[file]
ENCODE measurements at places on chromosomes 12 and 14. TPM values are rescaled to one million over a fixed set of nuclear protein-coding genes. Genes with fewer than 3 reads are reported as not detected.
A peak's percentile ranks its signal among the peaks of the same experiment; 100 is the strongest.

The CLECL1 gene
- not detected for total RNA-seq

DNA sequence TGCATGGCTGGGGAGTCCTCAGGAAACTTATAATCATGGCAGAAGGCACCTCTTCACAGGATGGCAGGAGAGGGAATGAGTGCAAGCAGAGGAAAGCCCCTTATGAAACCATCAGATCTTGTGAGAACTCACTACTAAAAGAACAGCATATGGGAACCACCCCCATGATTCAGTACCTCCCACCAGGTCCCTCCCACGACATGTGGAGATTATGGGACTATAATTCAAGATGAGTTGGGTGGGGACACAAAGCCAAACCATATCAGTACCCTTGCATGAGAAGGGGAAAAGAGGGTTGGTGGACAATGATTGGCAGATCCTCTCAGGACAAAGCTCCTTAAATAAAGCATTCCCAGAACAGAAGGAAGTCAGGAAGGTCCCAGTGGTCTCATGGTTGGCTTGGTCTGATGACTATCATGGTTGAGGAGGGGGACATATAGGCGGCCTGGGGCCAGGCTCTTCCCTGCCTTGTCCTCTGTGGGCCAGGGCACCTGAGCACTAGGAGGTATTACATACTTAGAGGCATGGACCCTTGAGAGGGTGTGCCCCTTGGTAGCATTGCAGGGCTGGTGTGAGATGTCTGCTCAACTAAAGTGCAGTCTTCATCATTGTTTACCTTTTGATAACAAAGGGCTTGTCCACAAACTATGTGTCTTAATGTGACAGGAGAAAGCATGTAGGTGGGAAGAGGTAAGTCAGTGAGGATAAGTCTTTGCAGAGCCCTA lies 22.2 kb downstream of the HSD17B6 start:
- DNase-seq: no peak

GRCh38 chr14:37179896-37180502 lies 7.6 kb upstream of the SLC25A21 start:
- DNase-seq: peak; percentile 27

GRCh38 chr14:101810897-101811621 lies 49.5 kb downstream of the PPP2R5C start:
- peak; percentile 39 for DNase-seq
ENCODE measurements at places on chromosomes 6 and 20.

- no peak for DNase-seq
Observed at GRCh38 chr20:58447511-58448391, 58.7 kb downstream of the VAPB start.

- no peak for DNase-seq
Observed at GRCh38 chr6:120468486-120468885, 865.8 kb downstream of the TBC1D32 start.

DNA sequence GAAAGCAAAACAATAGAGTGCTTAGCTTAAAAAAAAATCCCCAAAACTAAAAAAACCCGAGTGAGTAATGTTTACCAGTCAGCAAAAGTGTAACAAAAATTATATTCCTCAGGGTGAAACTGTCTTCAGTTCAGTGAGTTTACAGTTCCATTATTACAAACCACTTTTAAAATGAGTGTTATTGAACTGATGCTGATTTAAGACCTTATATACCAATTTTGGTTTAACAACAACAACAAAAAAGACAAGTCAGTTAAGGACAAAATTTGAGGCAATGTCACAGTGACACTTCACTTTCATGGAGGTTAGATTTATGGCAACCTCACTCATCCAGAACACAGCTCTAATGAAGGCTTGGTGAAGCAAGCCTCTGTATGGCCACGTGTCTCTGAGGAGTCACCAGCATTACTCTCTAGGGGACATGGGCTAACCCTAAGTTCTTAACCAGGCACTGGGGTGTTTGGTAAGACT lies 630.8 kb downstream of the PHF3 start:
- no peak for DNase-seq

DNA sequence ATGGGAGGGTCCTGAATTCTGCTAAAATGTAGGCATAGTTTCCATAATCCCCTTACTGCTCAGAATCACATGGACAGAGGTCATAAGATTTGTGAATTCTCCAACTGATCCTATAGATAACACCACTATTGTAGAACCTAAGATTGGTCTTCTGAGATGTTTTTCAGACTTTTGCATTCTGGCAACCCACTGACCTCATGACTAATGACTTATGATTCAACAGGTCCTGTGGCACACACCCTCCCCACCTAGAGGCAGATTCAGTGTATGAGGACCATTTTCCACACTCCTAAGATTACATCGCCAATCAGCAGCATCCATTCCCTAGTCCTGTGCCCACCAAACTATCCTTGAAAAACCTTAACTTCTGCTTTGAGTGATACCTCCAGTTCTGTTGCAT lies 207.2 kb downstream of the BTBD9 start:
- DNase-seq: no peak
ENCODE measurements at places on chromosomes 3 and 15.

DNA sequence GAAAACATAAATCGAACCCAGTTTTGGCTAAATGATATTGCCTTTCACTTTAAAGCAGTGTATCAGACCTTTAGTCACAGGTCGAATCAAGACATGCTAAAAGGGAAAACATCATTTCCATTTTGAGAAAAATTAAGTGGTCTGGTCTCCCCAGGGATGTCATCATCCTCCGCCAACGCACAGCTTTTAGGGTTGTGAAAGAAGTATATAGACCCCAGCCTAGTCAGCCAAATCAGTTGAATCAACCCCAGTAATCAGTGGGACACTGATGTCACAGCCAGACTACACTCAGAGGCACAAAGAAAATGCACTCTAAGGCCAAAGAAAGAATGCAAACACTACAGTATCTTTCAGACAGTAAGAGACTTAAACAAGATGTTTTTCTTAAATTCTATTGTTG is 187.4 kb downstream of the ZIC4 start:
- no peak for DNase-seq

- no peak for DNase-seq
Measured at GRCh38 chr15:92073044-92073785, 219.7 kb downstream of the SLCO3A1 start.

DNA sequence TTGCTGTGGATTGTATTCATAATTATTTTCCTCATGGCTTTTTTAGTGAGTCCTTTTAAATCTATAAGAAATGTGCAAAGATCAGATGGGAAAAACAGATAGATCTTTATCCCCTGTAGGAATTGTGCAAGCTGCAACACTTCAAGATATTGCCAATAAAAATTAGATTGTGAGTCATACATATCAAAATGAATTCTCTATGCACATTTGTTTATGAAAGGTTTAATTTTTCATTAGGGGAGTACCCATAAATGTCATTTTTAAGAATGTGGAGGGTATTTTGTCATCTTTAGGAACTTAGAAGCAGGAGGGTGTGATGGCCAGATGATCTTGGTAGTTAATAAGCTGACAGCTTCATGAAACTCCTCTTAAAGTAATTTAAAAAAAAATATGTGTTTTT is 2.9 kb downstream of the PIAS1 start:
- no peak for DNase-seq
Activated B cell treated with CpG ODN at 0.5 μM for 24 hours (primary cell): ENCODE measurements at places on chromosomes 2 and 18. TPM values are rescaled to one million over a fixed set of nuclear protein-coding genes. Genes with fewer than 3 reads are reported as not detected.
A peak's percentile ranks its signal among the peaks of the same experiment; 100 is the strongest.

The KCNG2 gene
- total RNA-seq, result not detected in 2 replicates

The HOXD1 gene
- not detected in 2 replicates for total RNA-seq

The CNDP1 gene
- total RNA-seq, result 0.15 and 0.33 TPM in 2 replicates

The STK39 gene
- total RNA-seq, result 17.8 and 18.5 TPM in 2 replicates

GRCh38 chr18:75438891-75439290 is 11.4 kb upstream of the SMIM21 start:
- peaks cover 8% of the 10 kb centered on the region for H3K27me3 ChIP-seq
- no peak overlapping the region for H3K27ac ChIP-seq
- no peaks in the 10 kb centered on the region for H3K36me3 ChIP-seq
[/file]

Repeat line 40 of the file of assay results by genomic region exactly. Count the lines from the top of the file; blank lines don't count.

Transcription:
- no peaks in the 10 kb centered on the region for H3K36me3 ChIP-seq